Did you know that there is a distinct chemical process by which steel is made? This process is called annealing. Annealing is a process of heating a substance and slowly cooling it. In the steel making process, for example, iron ore is annealed to form steel as molecules align during the cooling process.
Without this distinct chemical change, iron ore cannot morph into something stronger, like steel. Though this is quite a specific instance, I’d like to argue that we can find examples like this all over our environment. Positive adaptation often requires a breakdown of some sort. In order to produce another version of greater capacity, things ought to endure adversity and hardship. I’d call is requisite of all significant growth. Ever grown roses? One of the best tools to grow big tall flowers is to first cut them down.
This “breakdown” can manifest itself in a multitude of ways depending on the subject. In human beings alone we can find many perfect metaphors for this, from rigorous physical training to emotional breakdown.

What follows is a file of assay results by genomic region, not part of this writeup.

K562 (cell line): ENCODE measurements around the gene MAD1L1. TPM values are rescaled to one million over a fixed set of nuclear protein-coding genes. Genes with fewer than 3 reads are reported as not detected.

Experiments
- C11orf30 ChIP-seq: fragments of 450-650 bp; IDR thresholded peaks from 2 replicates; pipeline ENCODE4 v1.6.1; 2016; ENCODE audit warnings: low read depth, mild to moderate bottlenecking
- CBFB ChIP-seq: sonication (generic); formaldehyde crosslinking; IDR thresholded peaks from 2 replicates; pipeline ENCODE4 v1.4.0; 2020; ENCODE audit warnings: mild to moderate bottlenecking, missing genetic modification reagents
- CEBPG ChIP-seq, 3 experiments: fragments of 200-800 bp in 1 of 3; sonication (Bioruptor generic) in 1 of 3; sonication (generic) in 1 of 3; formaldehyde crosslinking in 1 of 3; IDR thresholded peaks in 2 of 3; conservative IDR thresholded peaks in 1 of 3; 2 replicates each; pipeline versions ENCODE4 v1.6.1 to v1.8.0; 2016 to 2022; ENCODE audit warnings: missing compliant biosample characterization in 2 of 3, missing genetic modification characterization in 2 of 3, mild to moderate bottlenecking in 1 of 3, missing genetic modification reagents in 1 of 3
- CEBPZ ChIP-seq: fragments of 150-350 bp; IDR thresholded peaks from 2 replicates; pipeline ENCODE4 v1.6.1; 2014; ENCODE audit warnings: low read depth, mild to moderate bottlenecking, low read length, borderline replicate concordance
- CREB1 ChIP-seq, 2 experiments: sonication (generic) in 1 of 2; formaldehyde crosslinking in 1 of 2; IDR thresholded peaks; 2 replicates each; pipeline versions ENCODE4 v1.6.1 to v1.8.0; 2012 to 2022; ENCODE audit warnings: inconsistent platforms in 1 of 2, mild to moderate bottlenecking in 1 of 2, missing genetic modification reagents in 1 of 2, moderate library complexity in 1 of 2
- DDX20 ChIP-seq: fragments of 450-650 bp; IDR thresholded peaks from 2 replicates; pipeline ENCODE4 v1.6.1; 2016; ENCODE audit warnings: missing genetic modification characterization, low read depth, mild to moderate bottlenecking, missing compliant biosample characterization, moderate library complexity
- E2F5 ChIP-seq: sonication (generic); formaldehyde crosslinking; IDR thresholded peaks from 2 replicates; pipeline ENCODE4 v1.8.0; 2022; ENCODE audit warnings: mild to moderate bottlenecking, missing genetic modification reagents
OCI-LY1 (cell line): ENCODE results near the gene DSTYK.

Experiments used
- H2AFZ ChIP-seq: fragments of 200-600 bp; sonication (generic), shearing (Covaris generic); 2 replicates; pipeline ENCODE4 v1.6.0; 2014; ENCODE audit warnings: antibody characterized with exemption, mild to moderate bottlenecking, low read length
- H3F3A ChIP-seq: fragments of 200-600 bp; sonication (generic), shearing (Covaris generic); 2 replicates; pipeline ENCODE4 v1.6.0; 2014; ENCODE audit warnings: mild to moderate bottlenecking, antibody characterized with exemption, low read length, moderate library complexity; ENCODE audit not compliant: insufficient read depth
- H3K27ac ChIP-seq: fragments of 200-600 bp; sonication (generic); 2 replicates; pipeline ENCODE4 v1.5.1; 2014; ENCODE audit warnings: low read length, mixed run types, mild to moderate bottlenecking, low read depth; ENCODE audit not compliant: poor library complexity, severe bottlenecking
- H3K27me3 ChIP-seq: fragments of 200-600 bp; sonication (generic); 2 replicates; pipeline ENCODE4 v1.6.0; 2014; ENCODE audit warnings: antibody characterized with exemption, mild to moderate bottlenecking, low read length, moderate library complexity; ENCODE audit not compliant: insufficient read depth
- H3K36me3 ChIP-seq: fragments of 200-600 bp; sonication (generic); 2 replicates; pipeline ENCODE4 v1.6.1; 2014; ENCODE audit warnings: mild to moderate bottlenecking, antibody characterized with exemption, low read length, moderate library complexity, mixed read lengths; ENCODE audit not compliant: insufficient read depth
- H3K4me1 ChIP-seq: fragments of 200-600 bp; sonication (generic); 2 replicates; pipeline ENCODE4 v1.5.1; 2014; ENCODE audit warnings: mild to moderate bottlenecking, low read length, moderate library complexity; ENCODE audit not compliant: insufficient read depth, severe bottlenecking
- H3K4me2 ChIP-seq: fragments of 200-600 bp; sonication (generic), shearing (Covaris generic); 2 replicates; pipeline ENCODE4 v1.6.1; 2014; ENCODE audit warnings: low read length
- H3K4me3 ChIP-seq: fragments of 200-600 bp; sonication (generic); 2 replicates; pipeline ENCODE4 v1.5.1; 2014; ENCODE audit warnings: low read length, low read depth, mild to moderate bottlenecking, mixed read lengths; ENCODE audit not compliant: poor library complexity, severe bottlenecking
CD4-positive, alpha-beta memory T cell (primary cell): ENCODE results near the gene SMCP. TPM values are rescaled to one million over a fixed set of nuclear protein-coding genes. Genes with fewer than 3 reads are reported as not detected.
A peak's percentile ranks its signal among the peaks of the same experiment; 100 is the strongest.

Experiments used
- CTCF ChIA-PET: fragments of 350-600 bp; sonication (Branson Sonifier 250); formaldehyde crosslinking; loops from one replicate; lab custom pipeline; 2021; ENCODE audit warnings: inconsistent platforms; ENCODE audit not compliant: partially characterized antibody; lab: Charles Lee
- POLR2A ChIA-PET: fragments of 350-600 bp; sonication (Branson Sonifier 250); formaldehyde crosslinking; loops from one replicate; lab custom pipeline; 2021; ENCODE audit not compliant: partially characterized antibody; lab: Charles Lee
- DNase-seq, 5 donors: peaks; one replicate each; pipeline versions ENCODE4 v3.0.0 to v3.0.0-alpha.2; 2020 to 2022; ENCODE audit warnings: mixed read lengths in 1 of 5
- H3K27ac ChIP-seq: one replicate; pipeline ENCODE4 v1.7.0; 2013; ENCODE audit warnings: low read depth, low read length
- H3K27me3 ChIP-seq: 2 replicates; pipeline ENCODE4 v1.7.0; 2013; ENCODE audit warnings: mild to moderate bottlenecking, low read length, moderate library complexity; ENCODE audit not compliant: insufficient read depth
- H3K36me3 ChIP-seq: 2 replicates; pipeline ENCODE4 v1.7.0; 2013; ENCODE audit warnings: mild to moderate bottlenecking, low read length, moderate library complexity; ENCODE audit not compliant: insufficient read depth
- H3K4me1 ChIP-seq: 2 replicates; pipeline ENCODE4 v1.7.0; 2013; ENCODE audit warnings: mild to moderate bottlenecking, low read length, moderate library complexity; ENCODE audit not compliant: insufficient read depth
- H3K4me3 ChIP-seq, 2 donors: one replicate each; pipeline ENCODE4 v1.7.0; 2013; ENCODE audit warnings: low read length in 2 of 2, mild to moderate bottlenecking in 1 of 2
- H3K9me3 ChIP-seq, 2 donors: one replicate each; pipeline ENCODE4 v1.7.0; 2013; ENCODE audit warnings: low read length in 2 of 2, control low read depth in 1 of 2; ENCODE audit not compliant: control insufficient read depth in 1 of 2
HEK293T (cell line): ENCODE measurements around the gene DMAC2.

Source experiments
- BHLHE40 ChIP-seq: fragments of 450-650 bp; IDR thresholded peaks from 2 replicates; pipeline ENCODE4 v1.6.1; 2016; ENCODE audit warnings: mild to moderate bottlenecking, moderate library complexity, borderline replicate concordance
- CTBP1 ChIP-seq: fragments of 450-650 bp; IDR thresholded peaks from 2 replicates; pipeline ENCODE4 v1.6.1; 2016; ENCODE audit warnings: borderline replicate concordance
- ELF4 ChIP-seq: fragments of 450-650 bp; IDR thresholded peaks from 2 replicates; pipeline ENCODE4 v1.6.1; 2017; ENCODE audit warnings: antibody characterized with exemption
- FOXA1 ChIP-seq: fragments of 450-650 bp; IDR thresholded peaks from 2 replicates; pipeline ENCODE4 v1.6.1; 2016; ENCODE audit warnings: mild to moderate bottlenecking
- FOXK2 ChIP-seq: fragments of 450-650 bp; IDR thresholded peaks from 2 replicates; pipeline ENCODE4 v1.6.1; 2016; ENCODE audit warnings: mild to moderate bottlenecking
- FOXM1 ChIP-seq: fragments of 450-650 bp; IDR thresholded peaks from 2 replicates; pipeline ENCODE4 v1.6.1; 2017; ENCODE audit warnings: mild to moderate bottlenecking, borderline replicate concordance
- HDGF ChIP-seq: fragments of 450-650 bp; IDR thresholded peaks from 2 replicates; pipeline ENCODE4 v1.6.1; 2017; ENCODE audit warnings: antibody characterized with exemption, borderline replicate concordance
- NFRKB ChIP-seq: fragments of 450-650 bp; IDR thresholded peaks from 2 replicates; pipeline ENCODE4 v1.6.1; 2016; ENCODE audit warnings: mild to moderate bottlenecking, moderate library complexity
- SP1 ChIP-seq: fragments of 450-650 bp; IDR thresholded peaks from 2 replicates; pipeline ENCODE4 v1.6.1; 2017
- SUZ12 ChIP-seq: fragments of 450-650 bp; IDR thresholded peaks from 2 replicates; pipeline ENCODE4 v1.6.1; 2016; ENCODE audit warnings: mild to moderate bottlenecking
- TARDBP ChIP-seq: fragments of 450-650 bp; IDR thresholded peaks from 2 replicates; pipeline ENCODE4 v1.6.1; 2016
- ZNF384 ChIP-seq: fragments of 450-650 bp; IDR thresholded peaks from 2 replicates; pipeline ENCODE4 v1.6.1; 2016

I see ‘The Nation’ experiencing a bit of it’s own annealing process with the death of Diesel, even. Though no one hurt more than Danny, we all hurt. The lightening bolt of pain struck us down. We all stopped. Each of us, at our own pace, however, have begun to emerge from the news closer to the next person. The bonds here are stronger, no different than the increasing strength of bonds in steel when compared to that of its old iron ore self.
Use this understanding as breakdowns and lightening bolts strike your life. Often times the more powerful and dramatic the meltdown, the stronger and more significant changes you will settle into.
FFOTB: Strong as Steel
“Rep for Rep”
In teams of two or three:
Plank Hold (option)
Rebuttal for time
Max Front Squats (1 partner working at a time)
Rebuttal for time
Tie breaker: 200m Relay